Alternatively, we could change our electoral system. One option would be to adopt some configuration of the thing called proportional representation, a rather complicated combination of traditional FPP with parliamentary seats also awarded for the popular vote. Most European governments have adopted this approach. B.C. and Ontario held referenda to implement provincial proportional systems a few years back, but the vote failed to pass in each case.

The Green Party has been a big supporter of proportional representation, and there had been much discussion of proportional representation at the last NDP nomination conference, including a potential deal for cooperative voting with the Liberals to pave the way for its adoption.

Another, and less radical approach, would be to offer a preferential, or ranked ballot, for voters in the next election. The voters would rank their choices and the winning candidate would be the first or second choice of at least 51% of the voters. This approach received approval at a Liberal biennial policy conference a few years back. It is also a plan the Ontario government will soon be offering municipalities.

Peter McKay - grimmace

Just going to have to get by on $1 million

But Peter MacKaty won’t have to worry about any of this. More than likely his old riding will go to the Liberals in the upcoming election. His early retirement package is worth more than a million dollars so nobody can blame him for running to the bank rather than running in the election. And given his performance as a parliamentarian, nobody will notice his absence.

Rivers-direct-into-camera1-173x300Ray Rivers writes weekly on both federal and provincial politics, applying his more than 25 years as a federal bureaucrat to his thinking. Rivers was a candidate for provincial office in Burlington where he ran as a Liberal against Cam Jackson in 1995, the year Mike Harris and the Common Sense Revolution swept the province.

Background links:

MacKay      Coyne’s Take       MacKay’s Leaving

Peter MacKay Bio      MacKay Election      MacKay Warmth

MacKay Exit      Mulcair or Trudeau        British Whigs      The Liberal Party

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6 comments to Peter MacKay – a politician of many titles but little achievement, takes the million dollar pension and goes looking for a job.

  • D.Duck

    Let’s play fair in the sand-box. How many Liberal and NDP MPs are walking away from the next election to get their freedom 55 pension??

    As for proportional representation, we had a choice some years ago to consider this and the majority decided against it.

    PS: how about the Wynne’s Ontario Liberal Majority increasing the provincial gov’t seats by 15 MPP seats. The Tory’s decreased it from 130 and now Wynne wishes to increase it again. My My, how do the Liberals like to spend our taxes without accountability (Hydro One sale logistics to be get ‘in camera’). Nothing like more gov’t politicians and bureaucrats all receiving golden handshakes, benefits, pensions and perks that us mere mortals will never ever get to see or enjoy………….just pay for.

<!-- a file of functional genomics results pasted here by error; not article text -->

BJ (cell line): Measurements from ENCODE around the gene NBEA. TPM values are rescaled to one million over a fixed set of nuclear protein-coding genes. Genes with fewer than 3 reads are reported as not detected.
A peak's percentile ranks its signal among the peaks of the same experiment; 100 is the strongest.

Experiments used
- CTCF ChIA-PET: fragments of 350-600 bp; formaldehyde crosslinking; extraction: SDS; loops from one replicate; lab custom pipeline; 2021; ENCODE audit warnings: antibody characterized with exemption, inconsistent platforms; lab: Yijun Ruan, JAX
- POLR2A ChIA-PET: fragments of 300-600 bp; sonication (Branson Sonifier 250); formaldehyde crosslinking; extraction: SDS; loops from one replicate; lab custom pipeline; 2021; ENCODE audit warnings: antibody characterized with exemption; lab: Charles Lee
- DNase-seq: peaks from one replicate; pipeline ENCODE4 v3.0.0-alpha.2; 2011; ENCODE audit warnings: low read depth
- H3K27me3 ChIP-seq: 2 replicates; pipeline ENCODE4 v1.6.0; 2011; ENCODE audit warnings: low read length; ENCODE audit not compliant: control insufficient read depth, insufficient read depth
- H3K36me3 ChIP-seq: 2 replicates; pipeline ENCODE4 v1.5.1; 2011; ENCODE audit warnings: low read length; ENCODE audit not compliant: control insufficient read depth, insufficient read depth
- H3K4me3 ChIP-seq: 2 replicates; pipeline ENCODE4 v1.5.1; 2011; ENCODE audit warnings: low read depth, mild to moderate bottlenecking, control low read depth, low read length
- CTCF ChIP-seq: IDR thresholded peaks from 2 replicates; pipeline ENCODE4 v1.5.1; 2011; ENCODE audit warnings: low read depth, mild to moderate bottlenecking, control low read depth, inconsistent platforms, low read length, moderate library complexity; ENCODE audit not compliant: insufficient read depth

• Gary

    C’mon, Ray, you know that he is “entitled to his entitlements” as David Dingwall(L) informed us. I think the only thing MacKay will be remembered for is uniting the Conservative party vote. He did what had to be done to achieve electoral balance in the country, and as they say, you have to break the eggs to make the omelette. Elizabeth May benefiting from a changed voting system — now that really is something to wish for. I am just quivering with excitement at that possibility.

  • Roger tipple

    Just read your article and apart from the unfortunate mean spirited comments about MacKay, which did detract somewhat from the level of content, I found it a good read. Your ideological bias is quite apparent and to be expected, but it does prevent your comments from rising to a higher level of meaningful analysis which would be of benefit to your readers.
    I appreciate that you openly state your Liberal experience and leanings at the end of your articles, a refreshing move.

  • Ray Rivers

    Susan thanks for that website – really interesting if we can believe it would hold up that way. And Ken – that is so charming.

    Thanks for commenting…


  • Fred Pritchard FCPA, FCGA

    Their is a “down east” expression that my Grandmother was sometimes heard to say when she was tired of someone and they outstayed their visit. It is appropriate here too….

    Peter – here is your Hat, what is your hurry.

  • Susan Lewis

    Re Strategic Voting:
    If you’re interested in electoral forecasts and political polling in Canada, see